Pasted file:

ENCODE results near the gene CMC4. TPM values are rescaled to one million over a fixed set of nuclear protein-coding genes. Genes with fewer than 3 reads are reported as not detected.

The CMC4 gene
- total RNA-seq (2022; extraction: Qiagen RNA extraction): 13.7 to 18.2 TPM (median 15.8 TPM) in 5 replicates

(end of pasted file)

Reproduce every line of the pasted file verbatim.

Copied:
ENCODE results near the gene CMC4. TPM values are rescaled to one million over a fixed set of nuclear protein-coding genes. Genes with fewer than 3 reads are reported as not detected.

The CMC4 gene
- total RNA-seq (2022; extraction: Qiagen RNA extraction): 13.7 to 18.2 TPM (median 15.8 TPM) in 5 replicates